Ancient Earth’s atmosphere weighted less than half of today’s air, said researchers at University of Washington (UW). They analyzed bubbles of gas trapped in rocks from that time. A paper with detailed results was published Monday in Nature Geoscience.
The study took place in Western Australia, where researchers observed a 2.7-billion-year-old stromatolite. Layers of the rock showed evidence of single-celled photosynthetic life. A theory suggests that microbial life prospered, even under a thin an atmosphere.
Previous theories have proposed that early Earth contained a thicker atmosphere, given conditions of mild sunlight. New findings also show which gasses were in the atmosphere and how they interfered with biology and climate.
“For the longest time, people have been thinking the atmospheric pressure might have been higher back then because the sun was fainter. Our result is the opposite of what we were expecting.” said lead author Sanjoy Som.
Researchers looked at bubbles trapped in cooling lava as a “paleobarometer”. This technique was designed decades ago by study’s co-author Roger Buick, a UW professor of Earth and space Sciences. He was able to determine the weight of air in our planet’s youth.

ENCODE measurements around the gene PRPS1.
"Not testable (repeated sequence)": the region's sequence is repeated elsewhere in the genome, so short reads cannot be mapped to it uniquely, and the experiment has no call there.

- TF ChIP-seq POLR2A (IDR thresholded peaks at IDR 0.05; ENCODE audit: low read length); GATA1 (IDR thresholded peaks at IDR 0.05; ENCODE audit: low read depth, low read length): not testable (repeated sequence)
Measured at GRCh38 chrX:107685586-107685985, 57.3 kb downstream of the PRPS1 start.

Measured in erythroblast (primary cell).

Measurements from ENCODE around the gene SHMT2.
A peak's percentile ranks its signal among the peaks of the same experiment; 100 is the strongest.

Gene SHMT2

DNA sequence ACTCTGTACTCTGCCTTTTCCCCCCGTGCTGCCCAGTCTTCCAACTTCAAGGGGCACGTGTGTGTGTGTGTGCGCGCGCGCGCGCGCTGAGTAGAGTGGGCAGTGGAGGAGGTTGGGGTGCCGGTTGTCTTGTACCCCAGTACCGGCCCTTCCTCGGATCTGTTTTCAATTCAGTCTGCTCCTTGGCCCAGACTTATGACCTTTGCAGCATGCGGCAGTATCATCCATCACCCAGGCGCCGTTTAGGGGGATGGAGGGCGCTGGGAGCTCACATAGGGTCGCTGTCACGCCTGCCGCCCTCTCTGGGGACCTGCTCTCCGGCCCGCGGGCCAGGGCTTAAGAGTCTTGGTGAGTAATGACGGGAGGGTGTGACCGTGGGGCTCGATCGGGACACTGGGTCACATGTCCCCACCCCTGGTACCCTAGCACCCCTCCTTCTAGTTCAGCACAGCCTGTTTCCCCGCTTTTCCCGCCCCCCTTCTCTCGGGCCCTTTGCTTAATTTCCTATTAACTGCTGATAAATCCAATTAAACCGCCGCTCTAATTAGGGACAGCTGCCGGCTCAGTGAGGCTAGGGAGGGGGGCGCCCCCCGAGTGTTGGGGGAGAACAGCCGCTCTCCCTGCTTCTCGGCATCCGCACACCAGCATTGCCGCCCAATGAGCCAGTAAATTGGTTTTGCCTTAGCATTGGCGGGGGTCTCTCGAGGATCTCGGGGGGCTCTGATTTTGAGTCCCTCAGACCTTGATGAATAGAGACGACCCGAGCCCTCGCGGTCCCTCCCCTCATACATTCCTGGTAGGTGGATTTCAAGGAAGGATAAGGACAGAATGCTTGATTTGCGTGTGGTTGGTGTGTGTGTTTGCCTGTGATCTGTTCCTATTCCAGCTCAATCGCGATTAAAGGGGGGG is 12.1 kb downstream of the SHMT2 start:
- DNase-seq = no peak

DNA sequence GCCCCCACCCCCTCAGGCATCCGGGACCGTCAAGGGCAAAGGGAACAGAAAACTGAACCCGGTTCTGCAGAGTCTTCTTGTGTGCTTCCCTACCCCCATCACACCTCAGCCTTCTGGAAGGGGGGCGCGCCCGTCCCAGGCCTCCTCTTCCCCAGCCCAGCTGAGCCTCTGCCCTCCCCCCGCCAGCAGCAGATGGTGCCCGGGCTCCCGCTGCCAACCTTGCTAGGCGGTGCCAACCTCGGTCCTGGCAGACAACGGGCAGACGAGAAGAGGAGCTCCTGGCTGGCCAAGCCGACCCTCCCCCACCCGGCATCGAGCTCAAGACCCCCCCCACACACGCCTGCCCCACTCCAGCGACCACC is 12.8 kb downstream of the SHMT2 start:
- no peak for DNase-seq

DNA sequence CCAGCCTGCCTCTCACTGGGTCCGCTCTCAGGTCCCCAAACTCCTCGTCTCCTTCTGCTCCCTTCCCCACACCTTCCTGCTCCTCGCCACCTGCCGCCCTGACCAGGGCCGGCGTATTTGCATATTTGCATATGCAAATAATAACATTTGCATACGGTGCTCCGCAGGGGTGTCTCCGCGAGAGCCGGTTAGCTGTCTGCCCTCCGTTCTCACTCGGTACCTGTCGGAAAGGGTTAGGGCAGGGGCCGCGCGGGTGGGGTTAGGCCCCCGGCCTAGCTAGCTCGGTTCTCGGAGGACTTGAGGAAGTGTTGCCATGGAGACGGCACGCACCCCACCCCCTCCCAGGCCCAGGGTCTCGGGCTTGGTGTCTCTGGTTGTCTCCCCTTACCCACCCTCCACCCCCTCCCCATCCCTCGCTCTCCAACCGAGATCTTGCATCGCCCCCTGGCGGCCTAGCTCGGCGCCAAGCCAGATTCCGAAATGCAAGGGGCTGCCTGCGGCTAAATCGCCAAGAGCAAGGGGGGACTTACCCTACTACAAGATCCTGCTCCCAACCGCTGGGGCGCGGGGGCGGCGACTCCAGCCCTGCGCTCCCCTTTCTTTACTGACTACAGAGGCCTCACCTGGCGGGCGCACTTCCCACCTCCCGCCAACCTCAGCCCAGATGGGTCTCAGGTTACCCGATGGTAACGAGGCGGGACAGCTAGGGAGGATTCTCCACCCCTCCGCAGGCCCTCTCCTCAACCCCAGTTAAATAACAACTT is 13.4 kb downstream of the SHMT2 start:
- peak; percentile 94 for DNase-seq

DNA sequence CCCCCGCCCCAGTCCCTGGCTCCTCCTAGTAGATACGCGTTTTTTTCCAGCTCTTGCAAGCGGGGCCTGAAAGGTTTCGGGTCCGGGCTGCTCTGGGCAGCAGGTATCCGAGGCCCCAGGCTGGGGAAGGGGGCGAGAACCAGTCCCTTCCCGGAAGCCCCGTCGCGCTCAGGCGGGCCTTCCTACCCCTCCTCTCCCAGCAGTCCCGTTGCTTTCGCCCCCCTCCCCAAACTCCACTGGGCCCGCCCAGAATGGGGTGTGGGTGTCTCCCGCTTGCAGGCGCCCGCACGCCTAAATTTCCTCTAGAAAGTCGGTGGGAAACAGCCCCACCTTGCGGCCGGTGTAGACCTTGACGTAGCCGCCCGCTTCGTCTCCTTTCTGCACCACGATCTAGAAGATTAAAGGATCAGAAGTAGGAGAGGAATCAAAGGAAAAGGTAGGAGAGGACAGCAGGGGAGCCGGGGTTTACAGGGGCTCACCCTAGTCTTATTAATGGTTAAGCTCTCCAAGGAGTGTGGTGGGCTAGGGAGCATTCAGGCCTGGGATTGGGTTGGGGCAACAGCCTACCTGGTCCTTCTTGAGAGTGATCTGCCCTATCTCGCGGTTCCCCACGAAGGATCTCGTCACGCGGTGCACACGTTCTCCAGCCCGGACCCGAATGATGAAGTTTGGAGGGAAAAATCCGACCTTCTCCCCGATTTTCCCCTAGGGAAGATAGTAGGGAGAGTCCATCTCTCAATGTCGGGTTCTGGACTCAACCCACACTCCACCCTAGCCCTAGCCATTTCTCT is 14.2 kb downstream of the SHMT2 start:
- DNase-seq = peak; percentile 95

Recently, he used the same method to measure air pressure from early Earth. Researchers needed a place where lava had formed at sea level. They analyzed molten lava immersed into seawater, from the Beasley River in Australia.
New findings may be hard to digest, said study authors
Rigorous measures of bubbles trapped in rocks demonstrated a “surprisingly” lightweight atmosphere. The results were also confirmed by an X-ray analysis made at several lava flows. “The atmospheric pressure at that time was less than half of today’s.” said researchers.
2.7 billion ago, Earth was plagued with single-celled microbes. Sunlight was one-fifth weaker, while the atmosphere contained no oxygen, said UW in a press release issued Monday.
A lighter atmosphere than expected could have impacted wind strength and other climate patterns. Even the boiling point of liquids could have been altered. Professor Buick said researchers are still trying to address the magnitude of new discoveries.
He added it could take some time for the scientific community to “digest all the possible consequences”. Researchers also suggested that early atmosphere must have contained more heat-trapping greenhouse gasses, including methane and carbon dioxide.
Co-author David Catling said people will need to rewrite textbooks. Levels of nitrogen gas have changed over centuries in ways that scientists have never imagined, he added. New findings will be confirmed by studying other suitable rocks.